Although Hesiod refers to “true justice,” justice itself is never defined in the literature of this period; rather, justice emerges in the passage above as homologous with the order of nature, which it both generates and imitates. Nature cooperates with, as well as rewards, the man who does “true justice.” Here we see a crucial conceptual link: the order of justice and the order of nature reciprocally substantiate each other.

From the very outset, the Works and Days establishes our relationship to nature by framing it temporally, locating it within a mythic history of the evolved human condition—or to put it another way, the poem represents the evolution of the human condition precisely as a function of our changed relationship to “the earth” and its productions. And indeed it is this change that creates the very notion and experience of temporality and the dependence of human circumstances upon it. The Works and Days presents both work and the day as governing conditions for our lives; yet both work and the day—our laboring condition and the temporality in and through which we live, work, sacrifice, reproduce, and die—require explanation. What is presented as given, then, must also be explained.

The Hesiodic tradition—encompassing both the Works and Days and the Theogony—is both cosmological and didactic: it accounts for the way things are (what is), how they came to be so, and what this cosmic arrangement requires of us. In the Works and Days, description and explanation shift almost imperceptibly into prescription; the “is” modulates into the “ought,” the given into the enjoined. Although Hesiod presents his narratives—the mythic content of the Works and Days—and his injunctions as equally authoritative, this modulation between mythic explanation and normative exhortation is {192|193} not seamless: the coordination of explanation and prescription constitutes, in fact, the work of the poem’s measures.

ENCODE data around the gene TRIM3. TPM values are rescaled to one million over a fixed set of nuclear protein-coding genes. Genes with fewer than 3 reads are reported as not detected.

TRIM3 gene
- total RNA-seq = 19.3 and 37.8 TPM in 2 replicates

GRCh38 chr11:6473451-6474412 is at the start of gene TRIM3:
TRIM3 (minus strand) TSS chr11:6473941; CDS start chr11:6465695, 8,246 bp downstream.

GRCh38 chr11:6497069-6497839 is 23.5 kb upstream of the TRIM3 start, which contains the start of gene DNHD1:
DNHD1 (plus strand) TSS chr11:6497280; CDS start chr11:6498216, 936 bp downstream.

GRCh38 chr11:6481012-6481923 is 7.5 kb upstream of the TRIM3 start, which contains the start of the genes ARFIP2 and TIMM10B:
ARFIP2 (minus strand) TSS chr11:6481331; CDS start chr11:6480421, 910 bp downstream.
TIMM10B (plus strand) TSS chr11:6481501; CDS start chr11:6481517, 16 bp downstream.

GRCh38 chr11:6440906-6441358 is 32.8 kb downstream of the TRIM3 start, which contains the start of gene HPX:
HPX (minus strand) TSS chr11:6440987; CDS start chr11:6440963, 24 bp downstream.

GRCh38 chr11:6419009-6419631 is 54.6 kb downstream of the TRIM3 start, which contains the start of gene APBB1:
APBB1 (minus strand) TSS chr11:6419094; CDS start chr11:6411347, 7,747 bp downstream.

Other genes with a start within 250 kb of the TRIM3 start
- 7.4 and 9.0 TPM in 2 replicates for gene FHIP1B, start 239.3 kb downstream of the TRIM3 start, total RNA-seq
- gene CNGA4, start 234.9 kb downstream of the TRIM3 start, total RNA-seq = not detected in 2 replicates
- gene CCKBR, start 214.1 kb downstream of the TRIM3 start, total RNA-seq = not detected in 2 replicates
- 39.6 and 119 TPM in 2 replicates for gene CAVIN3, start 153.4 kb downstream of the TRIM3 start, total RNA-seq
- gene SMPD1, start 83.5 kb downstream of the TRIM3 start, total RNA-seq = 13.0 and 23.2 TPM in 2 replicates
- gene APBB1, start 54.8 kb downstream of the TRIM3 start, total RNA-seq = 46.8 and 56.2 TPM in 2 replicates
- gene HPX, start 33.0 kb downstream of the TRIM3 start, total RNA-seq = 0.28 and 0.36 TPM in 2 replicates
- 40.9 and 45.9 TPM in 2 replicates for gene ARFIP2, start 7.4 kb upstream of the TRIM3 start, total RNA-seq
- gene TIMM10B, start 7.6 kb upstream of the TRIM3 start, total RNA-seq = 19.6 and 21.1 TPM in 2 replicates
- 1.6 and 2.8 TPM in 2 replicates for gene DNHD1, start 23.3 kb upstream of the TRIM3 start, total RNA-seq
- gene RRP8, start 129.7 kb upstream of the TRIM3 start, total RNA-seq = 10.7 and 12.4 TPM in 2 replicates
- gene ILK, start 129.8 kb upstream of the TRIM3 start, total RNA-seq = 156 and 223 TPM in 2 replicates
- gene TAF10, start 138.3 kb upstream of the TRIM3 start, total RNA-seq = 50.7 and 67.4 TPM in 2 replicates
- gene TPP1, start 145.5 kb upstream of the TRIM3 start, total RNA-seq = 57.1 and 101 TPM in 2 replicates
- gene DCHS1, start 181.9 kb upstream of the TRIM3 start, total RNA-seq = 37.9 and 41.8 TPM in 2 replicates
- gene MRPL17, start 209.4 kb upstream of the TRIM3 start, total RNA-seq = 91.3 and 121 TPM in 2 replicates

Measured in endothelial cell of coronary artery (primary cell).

For, as Hesiod tells us, it was not always so. From the description of life in the Golden Age, we learn that originally humankind feasted with the gods and lived as the gods do, without toil or sorrow or old age, sharing all good things that the earth shared with them. In the Golden Age, men lived in effortless harmony with the earth, in which the “ground” of their lives was spontaneous bounty. In that epoch, there was no need for work; scarcity was unknown, as were contention, “toil and grief,” and aging.

Why have the gods hidden the bios from men? The answer begins with a story of bad measuring, of distorted equilibrium, which provokes a quarrel between Zeus and Prometheus. Hesiodic tradition narrates the story twice. It has been demonstrated that the account of Zeus and Prometheus in Works and Days presupposes and alludes to the version of the story as given in Hesiod’s Theogony; it is from the combined accounts that we may assemble the entire narrative. [15] From the two poems we learn that the unity of men and gods was disrupted by an unequal division of a feast that was held at a place called Mekone:

For when the gods and mortal men were making a division at Mekone, even then Prometheus eagerly cut up a great ox and set portions before them, trying to deceive the mind of Zeus. Before the rest he set flesh and innards rich with fat upon the hide, covering them with an ox paunch; but for Zeus he put the white bones dressed up with treacherous skill and covered with shining fat. Then the father of men and of gods said to him: {194|195}

Theogony 535–544

Prometheus’ intervention on men’s behalf, whereby he misrepresents the shares to their benefit, prompts Zeus to retaliate by withholding the power of fire from men, reserving it for the gods’ use; whereupon Prometheus in turn steals it for men. As the Works and Days tells us:

But Zeus angered in his heart hid it, because scheming Prometheus deceived him; so Zeus devised calamitous sorrows against men. He hid fire; but the clever son of Iapetus stole it again for men from Zeus the contriver in a hollow narthex, so that Zeus who delights in thunder did not notice it. But afterwards cloud-gathering Zeus said to him in anger: